Iranian contributions to civilization of man
With us ther was a Doctour of Phisyk
In al this world ne was ther noon him lyk
To speke of phisik and surgerye, . . .
Wel knew he the olde Esculapius,
And Deiscorides, and eek Rufus,
Old Ypocras, Haly, and Galien,
Serapion, Razis, and Avicen
I have started with Geoffrey Chaucer who wrote in his prologue to the Canterbury Tales, and named the great physicians of the past that his 14th-century audience could be expected to recognize Esculapius, Deiscorides, Rufus, Old Ypocras, Haly, and Galien. Chaucer then goes on to name physicians from the medieval world of Middle East Ibn Sarabiyun or Serapion; `Razis’ the great clinician of the early 10th century; `Avicen’, or Avicenna referring to Ibn Sina whose early 11th-century medical encyclopedia was as important in Europe as it was in the Middle East.
And this is one reason why ‘Great civilisations’ should not be subject to ruthless obliteration or bombed they are rich part of our human heritage! You don’t kill a man who has cancer you take the cancer out, the cancerous growth of dogma under mullahcracy is one problem but to address it by bombing Iran is absurd.Âbâd bâd Iran va shad bâd Irani!
Ibn Khaldun emphasized the crucial role of the Iranians in promoting learning, sciences, arts, architecture, and medicine in Islamic civilization. According to Dr. Kaveh Farrokh ‘It was pan-Arabists such as Sami Shawkat who insisted that history books such as those by Ibn Khaldun be destroyed or re-written to remove all references of Iranian contributions to Islamic civilization. The former Baathist regime in Iraq promoted such policies and even worked alongside numerous lobbies to promote historical revisionism at the international level.’ He writes in The Muqaddimah Translated by F. Rosenthal (III, pp. 311-15, 271-4 [Arabic]; R.N. Frye (p.91):
“… It is a remarkable fact that, with few exceptions, most Muslim scholars…in the intellectual sciences have been non-Arabs…thus the founders of grammar were Sibawaih and after him, al-Farisi and Az-Zajjaj. All of them were of Persian descent…they invented rules of (Arabic) grammar…great jurists were Persians… only the Persians engaged in the task of preserving knowledge and writing systematic scholarly works. Thus the truth of the statement of the prophet becomes apparent, ‘If learning were suspended in the highest parts of heaven the Persians would attain it” … The intellectual sciences were also the preserve of the Persians, left alone by the Arabs, who did not cultivate them…as was the case with all crafts…This situation continued in the cities as long as the Persians and Persian countries, Iraq, Khorasan and Transoxiana (modern Central Asia), retained their sedentary culture.”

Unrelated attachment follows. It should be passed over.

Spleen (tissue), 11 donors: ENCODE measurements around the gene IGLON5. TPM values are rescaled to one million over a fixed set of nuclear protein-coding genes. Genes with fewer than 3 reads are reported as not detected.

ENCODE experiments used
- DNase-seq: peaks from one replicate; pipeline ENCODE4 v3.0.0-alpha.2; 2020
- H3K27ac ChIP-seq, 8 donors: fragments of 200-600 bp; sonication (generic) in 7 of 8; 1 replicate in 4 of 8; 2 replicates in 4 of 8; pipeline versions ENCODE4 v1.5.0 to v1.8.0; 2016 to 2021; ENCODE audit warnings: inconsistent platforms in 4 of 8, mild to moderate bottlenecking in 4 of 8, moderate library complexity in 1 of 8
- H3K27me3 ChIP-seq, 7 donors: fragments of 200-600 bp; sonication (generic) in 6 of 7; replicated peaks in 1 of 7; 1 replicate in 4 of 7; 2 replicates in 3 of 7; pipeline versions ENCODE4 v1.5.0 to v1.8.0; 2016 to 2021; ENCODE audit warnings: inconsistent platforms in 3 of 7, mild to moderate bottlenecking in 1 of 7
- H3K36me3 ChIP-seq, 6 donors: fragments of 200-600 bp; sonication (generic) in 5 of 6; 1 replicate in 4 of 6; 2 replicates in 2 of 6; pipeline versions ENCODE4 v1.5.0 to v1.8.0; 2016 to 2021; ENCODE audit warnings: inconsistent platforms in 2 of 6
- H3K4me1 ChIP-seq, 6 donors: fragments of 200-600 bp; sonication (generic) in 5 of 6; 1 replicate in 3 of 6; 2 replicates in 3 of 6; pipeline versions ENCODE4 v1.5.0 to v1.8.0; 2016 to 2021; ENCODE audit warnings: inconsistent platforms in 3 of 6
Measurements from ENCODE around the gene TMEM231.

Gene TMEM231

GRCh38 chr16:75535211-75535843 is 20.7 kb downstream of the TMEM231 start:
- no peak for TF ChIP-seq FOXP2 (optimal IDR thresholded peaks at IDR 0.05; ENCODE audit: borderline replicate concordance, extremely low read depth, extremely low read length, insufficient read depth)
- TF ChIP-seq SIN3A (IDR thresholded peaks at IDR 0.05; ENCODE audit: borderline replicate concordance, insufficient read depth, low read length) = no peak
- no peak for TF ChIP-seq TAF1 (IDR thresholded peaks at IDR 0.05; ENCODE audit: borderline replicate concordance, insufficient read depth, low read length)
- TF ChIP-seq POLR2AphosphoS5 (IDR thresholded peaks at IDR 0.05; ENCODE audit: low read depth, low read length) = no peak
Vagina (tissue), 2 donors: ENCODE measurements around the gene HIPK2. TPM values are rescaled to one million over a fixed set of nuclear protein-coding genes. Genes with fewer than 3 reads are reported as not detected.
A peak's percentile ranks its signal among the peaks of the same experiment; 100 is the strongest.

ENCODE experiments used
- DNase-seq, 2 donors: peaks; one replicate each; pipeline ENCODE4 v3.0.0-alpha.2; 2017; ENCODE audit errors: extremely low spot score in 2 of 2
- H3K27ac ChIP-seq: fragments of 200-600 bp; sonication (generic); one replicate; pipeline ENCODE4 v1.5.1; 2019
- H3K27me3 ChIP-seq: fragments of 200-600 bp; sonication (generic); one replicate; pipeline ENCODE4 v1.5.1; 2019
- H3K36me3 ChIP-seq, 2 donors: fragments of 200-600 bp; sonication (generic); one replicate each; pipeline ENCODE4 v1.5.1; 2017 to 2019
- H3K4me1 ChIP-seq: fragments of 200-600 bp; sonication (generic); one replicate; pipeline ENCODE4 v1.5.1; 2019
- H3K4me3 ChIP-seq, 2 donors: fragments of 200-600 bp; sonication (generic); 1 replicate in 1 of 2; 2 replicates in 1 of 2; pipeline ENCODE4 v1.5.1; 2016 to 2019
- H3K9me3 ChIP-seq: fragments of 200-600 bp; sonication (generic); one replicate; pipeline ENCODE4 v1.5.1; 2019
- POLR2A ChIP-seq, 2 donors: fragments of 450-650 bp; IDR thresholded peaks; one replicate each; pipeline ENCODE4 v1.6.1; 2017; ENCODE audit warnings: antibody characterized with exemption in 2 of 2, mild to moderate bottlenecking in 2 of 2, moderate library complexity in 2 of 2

Dr. Kaveh Farrokh says that ‘Iraq’ actually means. ‘Iraq’ is derived from Middle Persian or dialectical Pahlavi; it means ‘the lowlands’, like the Germanic term “Niederland” for modern day Holland. There is a region in Iran today which shares the same Pahlavi root as ‘Iraq’ – modern day Arak. The term ‘Baghdad’ is also of Iranian origin – “Boghu” (God) + “dad”(provided by, given by, bestowed by) – “Baghdad” is rough Iranian equivalent of the term “Godiva“. The remains of the capital of the Sassanian Empire, Ctesiphon, stand only 40 kilometers from modern Baghdad. If you have a look at the remains of the Archway of Khosrow located just forty kilometers from Baghdad in Iraq. The term “Baghdad” is old Persian for “Bestowed by God” or “Godiva”.
A hospital was called a bimaristan, often contracted to maristan, from the Persian word bimar, `ill person’, and stan, `place.’The earliest documented hospital established by a ruler was built in the 9th century in Baghdad probably by the vizier to the caliph Harun al-Rashid. There is no evidence to associate the construction of the earliest hospital with any of the Christian physicians from Gondeshapur in southwest Iran, but the prominence of the Bakhtishu` family as court physicians would suggest that they also played an important role in the function of the first hospital in Baghdad.